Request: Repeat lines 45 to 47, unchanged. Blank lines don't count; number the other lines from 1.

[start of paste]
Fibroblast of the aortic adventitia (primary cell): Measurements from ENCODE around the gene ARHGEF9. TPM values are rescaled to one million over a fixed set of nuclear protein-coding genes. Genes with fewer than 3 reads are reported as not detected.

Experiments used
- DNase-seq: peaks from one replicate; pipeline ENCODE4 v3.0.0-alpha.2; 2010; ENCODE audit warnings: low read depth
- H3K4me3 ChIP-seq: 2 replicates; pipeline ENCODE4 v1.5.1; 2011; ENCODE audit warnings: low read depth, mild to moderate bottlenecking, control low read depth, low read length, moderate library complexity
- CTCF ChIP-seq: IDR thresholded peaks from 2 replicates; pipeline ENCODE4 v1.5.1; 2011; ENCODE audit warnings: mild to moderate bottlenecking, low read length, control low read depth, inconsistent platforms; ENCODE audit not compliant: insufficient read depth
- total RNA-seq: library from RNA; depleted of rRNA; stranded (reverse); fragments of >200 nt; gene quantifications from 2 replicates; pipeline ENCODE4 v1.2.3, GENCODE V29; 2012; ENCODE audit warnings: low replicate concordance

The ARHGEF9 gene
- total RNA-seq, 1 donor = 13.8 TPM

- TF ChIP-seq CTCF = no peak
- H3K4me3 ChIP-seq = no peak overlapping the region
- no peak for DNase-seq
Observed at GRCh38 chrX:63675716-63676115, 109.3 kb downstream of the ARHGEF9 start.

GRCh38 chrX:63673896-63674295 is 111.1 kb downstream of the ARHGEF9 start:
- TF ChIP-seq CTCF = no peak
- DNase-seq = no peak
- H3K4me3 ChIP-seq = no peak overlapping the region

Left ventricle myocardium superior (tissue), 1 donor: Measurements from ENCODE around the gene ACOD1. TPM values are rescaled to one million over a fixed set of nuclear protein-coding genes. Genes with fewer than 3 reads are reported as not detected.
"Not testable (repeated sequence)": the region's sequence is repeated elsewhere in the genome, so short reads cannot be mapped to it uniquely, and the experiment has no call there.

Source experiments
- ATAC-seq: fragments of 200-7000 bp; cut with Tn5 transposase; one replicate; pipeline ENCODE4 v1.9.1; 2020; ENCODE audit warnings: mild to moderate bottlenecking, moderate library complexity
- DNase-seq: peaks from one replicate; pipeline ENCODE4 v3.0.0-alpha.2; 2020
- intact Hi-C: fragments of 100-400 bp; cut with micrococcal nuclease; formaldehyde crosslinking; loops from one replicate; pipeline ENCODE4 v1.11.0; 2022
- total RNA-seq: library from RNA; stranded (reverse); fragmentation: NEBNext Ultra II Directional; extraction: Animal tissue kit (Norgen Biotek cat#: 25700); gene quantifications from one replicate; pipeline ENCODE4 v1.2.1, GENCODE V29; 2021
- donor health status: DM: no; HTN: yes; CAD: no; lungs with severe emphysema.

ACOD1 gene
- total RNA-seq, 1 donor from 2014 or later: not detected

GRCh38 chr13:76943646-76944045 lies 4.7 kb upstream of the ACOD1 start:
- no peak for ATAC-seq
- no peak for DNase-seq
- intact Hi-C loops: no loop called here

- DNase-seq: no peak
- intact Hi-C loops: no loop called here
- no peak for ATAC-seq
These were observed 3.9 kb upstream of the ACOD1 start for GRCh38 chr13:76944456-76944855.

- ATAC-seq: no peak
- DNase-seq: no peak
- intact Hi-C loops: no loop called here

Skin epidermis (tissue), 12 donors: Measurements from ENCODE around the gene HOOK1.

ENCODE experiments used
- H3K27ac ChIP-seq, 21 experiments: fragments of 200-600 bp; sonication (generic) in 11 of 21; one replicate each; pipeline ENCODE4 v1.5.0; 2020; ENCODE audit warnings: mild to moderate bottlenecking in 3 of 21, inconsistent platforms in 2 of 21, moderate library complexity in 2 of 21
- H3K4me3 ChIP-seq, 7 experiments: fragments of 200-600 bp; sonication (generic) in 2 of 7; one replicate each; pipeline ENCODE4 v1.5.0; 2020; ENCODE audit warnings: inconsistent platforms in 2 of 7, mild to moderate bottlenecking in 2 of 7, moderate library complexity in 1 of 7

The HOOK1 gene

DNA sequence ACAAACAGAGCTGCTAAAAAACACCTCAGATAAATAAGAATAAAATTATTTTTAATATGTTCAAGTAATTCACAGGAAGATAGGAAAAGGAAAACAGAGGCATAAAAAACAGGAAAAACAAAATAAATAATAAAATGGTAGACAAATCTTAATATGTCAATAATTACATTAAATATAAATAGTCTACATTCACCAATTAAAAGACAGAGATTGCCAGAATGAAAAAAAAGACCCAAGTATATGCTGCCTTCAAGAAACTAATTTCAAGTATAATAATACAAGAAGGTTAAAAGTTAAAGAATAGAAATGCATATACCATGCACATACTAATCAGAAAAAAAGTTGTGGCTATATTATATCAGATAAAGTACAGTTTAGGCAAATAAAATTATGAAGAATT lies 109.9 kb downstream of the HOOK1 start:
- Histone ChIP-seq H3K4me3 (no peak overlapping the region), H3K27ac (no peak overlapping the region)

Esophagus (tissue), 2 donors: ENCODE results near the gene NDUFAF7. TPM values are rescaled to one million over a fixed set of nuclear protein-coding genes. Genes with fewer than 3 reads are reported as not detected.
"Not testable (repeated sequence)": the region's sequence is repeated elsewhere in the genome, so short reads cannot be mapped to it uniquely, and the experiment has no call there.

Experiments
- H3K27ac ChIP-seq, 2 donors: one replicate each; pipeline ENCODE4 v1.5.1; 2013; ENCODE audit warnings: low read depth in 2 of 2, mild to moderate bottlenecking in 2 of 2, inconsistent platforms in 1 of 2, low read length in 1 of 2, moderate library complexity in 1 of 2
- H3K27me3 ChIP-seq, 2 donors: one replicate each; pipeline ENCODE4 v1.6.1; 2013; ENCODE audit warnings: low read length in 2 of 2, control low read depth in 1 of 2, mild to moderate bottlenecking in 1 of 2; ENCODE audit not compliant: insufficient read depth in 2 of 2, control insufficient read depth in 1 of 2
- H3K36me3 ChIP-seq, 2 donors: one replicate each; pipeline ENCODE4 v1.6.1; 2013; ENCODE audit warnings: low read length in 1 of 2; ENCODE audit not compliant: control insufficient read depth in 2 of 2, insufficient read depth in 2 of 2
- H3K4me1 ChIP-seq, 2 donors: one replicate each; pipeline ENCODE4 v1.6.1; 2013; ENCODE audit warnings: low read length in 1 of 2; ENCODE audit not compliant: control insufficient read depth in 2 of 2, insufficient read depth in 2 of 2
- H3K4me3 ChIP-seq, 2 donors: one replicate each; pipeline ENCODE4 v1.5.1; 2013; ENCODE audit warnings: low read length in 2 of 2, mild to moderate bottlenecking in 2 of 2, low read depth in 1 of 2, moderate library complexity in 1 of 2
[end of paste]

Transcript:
Esophagus (tissue), 2 donors: ENCODE results near the gene NDUFAF7. TPM values are rescaled to one million over a fixed set of nuclear protein-coding genes. Genes with fewer than 3 reads are reported as not detected.
"Not testable (repeated sequence)": the region's sequence is repeated elsewhere in the genome, so short reads cannot be mapped to it uniquely, and the experiment has no call there.

Experiments